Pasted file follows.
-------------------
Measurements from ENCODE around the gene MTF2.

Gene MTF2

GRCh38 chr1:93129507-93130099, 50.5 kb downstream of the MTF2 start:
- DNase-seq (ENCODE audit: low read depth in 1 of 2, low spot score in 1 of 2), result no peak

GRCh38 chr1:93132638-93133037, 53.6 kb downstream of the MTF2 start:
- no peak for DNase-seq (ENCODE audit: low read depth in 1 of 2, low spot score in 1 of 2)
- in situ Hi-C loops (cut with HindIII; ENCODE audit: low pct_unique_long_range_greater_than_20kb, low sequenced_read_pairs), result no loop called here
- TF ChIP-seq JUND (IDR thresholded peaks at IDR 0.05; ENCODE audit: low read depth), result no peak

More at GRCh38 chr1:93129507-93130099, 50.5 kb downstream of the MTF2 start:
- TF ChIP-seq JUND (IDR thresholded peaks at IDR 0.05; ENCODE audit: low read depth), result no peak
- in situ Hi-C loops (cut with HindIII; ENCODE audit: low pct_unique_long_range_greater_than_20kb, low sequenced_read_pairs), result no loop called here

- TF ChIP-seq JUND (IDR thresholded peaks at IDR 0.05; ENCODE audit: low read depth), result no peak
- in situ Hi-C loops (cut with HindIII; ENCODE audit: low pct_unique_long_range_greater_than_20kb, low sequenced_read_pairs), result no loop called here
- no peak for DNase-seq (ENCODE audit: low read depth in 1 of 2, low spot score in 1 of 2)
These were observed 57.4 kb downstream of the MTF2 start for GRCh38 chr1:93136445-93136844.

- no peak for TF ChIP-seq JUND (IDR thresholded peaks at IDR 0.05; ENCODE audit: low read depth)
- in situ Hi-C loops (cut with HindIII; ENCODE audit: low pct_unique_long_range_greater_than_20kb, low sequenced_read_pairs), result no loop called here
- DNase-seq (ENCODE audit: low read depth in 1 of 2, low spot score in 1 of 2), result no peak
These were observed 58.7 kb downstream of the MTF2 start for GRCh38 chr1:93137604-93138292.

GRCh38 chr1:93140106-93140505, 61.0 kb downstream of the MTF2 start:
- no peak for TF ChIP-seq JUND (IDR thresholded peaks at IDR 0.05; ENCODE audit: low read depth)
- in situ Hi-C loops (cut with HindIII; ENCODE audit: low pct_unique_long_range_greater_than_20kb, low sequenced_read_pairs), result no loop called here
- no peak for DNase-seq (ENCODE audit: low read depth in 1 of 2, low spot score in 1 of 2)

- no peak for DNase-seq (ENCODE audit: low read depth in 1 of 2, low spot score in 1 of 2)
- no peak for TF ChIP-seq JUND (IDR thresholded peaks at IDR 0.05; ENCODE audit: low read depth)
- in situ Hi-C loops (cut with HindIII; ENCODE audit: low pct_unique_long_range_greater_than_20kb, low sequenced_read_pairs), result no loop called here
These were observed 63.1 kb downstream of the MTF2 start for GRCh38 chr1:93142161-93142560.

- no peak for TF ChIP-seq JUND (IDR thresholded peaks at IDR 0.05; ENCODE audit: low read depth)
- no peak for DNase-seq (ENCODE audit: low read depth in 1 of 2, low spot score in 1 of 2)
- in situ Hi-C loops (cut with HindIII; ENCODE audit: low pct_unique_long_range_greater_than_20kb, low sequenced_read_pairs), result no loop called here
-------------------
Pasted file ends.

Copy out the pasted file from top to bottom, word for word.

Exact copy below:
Measurements from ENCODE around the gene MTF2.

Gene MTF2

GRCh38 chr1:93129507-93130099, 50.5 kb downstream of the MTF2 start:
- DNase-seq (ENCODE audit: low read depth in 1 of 2, low spot score in 1 of 2), result no peak

GRCh38 chr1:93132638-93133037, 53.6 kb downstream of the MTF2 start:
- no peak for DNase-seq (ENCODE audit: low read depth in 1 of 2, low spot score in 1 of 2)
- in situ Hi-C loops (cut with HindIII; ENCODE audit: low pct_unique_long_range_greater_than_20kb, low sequenced_read_pairs), result no loop called here
- TF ChIP-seq JUND (IDR thresholded peaks at IDR 0.05; ENCODE audit: low read depth), result no peak

More at GRCh38 chr1:93129507-93130099, 50.5 kb downstream of the MTF2 start:
- TF ChIP-seq JUND (IDR thresholded peaks at IDR 0.05; ENCODE audit: low read depth), result no peak
- in situ Hi-C loops (cut with HindIII; ENCODE audit: low pct_unique_long_range_greater_than_20kb, low sequenced_read_pairs), result no loop called here

- TF ChIP-seq JUND (IDR thresholded peaks at IDR 0.05; ENCODE audit: low read depth), result no peak
- in situ Hi-C loops (cut with HindIII; ENCODE audit: low pct_unique_long_range_greater_than_20kb, low sequenced_read_pairs), result no loop called here
- no peak for DNase-seq (ENCODE audit: low read depth in 1 of 2, low spot score in 1 of 2)
These were observed 57.4 kb downstream of the MTF2 start for GRCh38 chr1:93136445-93136844.

- no peak for TF ChIP-seq JUND (IDR thresholded peaks at IDR 0.05; ENCODE audit: low read depth)
- in situ Hi-C loops (cut with HindIII; ENCODE audit: low pct_unique_long_range_greater_than_20kb, low sequenced_read_pairs), result no loop called here
- DNase-seq (ENCODE audit: low read depth in 1 of 2, low spot score in 1 of 2), result no peak
These were observed 58.7 kb downstream of the MTF2 start for GRCh38 chr1:93137604-93138292.

GRCh38 chr1:93140106-93140505, 61.0 kb downstream of the MTF2 start:
- no peak for TF ChIP-seq JUND (IDR thresholded peaks at IDR 0.05; ENCODE audit: low read depth)
- in situ Hi-C loops (cut with HindIII; ENCODE audit: low pct_unique_long_range_greater_than_20kb, low sequenced_read_pairs), result no loop called here
- no peak for DNase-seq (ENCODE audit: low read depth in 1 of 2, low spot score in 1 of 2)

- no peak for DNase-seq (ENCODE audit: low read depth in 1 of 2, low spot score in 1 of 2)
- no peak for TF ChIP-seq JUND (IDR thresholded peaks at IDR 0.05; ENCODE audit: low read depth)
- in situ Hi-C loops (cut with HindIII; ENCODE audit: low pct_unique_long_range_greater_than_20kb, low sequenced_read_pairs), result no loop called here
These were observed 63.1 kb downstream of the MTF2 start for GRCh38 chr1:93142161-93142560.

- no peak for TF ChIP-seq JUND (IDR thresholded peaks at IDR 0.05; ENCODE audit: low read depth)
- no peak for DNase-seq (ENCODE audit: low read depth in 1 of 2, low spot score in 1 of 2)
- in situ Hi-C loops (cut with HindIII; ENCODE audit: low pct_unique_long_range_greater_than_20kb, low sequenced_read_pairs), result no loop called here